Can blockchain stay economically and politically neutral in a world that’s not?

by Edmund Yong

[Continued from Part 1]

Henry Kissinger, the master of international diplomacy and statecraft, had this to say last year: “The Age of Reason originated the thoughts and actions that shaped the contemporary world order. But that order is now in upheaval amid a new, even more sweeping technological revolution whose consequences we have failed to fully reckon with…”

Amidst the specter of China rapidly overtaking in artificial intelligence, “the U.S. has not yet, as a nation, systematically explored its full scope, studied its implications, or begun the process of ultimate learning.”

Kissinger served during the Nixon administration when the U.S. won the space race by putting a manned mission on the moon. But let’s not forget the Russians went to space first. In a similar posture, China delivered its blockchain announcement like a Sputnik moment but is the U.S. ‘woke’ yet?

The Hand that Rocks the Cradle of Innovation Rules the World.

Consider the publicly obvious subtext that is not in the announcement:

  • Most of the world’s mining capacity resides in China, including 74% of total hash power for Bitcoin (Princeton University), and most of the block producers for EOS (Coindesk);
  • China has three times more blockchain patent filings than the U.S., which it overtook since 2016; and 60% of the world’s total in the last 10 years (Nikkei Asian Review);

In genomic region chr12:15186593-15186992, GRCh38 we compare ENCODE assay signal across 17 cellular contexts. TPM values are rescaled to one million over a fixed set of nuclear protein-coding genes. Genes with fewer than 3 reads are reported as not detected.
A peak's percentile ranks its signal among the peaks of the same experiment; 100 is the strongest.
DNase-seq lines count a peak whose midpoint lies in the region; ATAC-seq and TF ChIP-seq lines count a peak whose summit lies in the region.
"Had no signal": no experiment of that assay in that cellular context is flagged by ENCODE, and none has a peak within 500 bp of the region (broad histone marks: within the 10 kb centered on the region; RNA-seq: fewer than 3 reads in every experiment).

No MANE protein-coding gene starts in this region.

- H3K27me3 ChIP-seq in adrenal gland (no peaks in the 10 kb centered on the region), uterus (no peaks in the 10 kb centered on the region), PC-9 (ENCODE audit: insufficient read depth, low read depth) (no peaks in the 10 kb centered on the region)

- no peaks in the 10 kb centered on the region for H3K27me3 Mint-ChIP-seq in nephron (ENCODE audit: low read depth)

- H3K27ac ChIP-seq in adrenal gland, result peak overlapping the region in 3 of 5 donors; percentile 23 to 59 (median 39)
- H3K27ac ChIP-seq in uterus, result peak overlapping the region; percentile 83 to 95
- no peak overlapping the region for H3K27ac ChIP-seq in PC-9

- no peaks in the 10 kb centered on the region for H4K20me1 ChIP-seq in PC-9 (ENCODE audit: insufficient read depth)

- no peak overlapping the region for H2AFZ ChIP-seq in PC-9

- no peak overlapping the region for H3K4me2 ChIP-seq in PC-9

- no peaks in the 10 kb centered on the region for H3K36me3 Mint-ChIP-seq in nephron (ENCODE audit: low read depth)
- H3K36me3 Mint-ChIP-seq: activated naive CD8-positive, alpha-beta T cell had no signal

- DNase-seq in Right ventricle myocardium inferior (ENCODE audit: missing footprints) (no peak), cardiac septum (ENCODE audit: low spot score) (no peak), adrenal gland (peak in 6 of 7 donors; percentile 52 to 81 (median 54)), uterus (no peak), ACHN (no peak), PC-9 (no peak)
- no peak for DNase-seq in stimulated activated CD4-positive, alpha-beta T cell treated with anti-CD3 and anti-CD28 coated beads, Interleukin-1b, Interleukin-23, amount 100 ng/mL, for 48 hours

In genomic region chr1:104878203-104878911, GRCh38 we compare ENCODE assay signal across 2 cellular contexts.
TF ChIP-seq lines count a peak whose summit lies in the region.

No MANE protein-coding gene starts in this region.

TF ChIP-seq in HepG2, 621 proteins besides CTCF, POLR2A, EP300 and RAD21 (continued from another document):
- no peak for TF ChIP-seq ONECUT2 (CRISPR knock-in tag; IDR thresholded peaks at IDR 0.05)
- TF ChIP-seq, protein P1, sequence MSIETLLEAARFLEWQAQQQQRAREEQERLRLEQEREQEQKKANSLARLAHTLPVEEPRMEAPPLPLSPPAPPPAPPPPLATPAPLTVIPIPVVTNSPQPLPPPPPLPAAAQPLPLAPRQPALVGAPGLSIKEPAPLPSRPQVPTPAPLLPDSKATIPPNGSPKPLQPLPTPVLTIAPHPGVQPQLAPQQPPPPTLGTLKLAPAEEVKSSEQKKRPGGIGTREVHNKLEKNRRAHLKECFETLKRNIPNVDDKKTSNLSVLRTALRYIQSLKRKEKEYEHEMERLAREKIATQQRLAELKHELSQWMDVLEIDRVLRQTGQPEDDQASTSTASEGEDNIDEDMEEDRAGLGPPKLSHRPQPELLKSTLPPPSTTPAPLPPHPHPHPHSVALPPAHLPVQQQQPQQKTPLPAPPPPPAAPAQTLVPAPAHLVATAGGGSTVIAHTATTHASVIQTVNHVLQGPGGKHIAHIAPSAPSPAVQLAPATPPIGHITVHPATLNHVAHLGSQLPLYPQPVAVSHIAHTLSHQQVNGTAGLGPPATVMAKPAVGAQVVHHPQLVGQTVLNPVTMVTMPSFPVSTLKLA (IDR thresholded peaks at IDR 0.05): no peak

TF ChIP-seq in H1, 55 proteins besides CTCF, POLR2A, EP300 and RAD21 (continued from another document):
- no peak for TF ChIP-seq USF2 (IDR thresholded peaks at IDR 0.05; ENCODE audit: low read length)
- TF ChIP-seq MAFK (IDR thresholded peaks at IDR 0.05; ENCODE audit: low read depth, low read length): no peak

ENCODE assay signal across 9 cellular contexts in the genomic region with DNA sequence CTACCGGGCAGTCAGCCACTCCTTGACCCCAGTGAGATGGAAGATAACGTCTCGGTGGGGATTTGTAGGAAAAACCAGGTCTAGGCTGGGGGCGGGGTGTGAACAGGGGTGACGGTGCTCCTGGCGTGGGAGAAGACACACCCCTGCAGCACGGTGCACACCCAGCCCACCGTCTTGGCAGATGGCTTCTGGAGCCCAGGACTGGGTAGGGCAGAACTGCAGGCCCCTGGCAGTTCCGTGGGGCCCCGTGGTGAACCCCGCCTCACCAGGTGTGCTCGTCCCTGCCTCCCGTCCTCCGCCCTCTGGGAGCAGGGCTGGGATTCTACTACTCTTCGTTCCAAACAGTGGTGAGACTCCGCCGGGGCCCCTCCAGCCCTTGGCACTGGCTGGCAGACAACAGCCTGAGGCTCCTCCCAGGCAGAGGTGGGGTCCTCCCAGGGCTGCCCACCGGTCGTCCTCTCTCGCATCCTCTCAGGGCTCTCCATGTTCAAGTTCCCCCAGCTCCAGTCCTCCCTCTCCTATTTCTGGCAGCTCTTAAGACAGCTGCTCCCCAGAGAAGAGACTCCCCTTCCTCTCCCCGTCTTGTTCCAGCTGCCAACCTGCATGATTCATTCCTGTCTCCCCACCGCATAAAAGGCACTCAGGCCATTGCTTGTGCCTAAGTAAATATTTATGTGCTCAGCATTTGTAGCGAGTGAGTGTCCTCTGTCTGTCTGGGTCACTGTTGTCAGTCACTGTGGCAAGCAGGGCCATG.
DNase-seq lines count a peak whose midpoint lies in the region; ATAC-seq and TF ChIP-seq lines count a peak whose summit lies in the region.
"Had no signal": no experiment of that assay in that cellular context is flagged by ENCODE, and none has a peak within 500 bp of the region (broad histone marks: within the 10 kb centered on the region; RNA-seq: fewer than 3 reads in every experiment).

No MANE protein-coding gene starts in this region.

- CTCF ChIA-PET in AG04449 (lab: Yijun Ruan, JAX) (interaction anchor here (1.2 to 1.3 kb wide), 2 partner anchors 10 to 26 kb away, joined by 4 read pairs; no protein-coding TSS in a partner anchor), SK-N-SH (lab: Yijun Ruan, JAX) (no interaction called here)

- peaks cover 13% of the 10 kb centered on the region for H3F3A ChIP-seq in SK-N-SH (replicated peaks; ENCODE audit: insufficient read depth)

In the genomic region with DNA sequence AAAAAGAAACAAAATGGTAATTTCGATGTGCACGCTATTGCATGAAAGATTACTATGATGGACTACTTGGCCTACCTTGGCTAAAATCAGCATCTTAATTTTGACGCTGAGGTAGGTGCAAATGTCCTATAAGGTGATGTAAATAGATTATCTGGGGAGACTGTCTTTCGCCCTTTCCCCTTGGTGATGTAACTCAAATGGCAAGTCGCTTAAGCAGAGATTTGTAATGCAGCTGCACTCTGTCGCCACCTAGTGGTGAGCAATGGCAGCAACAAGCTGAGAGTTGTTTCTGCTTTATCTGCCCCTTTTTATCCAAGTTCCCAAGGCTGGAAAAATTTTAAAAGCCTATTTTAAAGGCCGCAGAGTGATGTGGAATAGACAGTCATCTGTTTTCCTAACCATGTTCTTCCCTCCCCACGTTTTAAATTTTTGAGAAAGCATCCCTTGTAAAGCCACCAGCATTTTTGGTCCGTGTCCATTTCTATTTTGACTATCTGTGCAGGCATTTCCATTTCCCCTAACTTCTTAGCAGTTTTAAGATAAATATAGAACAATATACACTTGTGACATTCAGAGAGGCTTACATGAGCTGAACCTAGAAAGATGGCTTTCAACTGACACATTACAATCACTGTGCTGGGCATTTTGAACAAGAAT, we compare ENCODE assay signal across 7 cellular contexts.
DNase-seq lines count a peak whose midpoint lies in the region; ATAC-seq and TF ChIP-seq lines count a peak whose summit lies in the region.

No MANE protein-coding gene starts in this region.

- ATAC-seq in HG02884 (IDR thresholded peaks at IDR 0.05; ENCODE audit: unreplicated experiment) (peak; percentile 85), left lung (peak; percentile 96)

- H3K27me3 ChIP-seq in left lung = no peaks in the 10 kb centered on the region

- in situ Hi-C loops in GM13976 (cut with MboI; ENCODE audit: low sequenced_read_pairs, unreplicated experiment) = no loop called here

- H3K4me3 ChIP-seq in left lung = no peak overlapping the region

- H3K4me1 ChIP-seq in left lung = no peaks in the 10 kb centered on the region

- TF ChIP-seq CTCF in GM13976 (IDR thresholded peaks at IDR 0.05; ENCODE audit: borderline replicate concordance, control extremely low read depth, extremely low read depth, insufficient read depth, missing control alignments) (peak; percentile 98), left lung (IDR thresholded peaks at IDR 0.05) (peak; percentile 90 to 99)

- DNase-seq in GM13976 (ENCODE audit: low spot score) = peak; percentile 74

• Global trading activity is concentrated on Chinese-owned exchanges, many of which are not even in China, including 60% of dollar-backed Tether volume vs. 10% for U.S. (Diar);
  • Chinese courts have been handing down decisive rulings on the various aspects of blockchain for regulatory certainty, with new cryptography laws taking effect on Jan 1, 2020.

China will “seize the opportunity” from a position of strength. Russia’s hands are on deck too: “Look, the internet belonged to America. The blockchain will belong to us.”

While many have voiced concern of the lack of U.S. leadership, support is not forthcoming from Capitol Hill or the White House. For instance:

To pass through the much-anticipated Token Taxonomy Act, its author Congressman Warren Davidson has to go uphill against Brad Sherman, who chairs the subcommittee on investor protection and previously wanted crypto banned as it will “disempower our foreign policy… the United States and the rule of law”! He also has to face off Maxine Walters, chairwoman of the financial services committee, who pulled the plug on Facebook’s Libra months earlier due to “national security and monetary policy concerns” among other things.

Elsewhere, President Trump tweeted that he’s not a fan, and neither is Secretary of Treasury Mnuchin. Which leaves the SEC. (Yawn –^Ö^–)

The Technology is Neutral – But Given a Political Mandate.

Personally I think the ‘Blockchain not Crypto’ debate is a distraction, but a useful one when it serves its purpose. They are different sides of the spectrum, what wood is to fire. You don’t have to demonize one or lionize the other, just use it to further your ends. In one of my guest lectures in a university, I’d joked that crypto has turned into Rosemary’s baby, the devil’s child raised by his godly blockchain mother.

Here onwards for China, you can expect further culling and crackdown on crypto so that the state can rein in the sector and retool it. Expect blockchain rankings to shuffle. Expect new public-private ventures. All to pave the way for its digital Yuan. This is statecraft. “Point at the mulberry tree to curse the locust tree”, as the saying goes.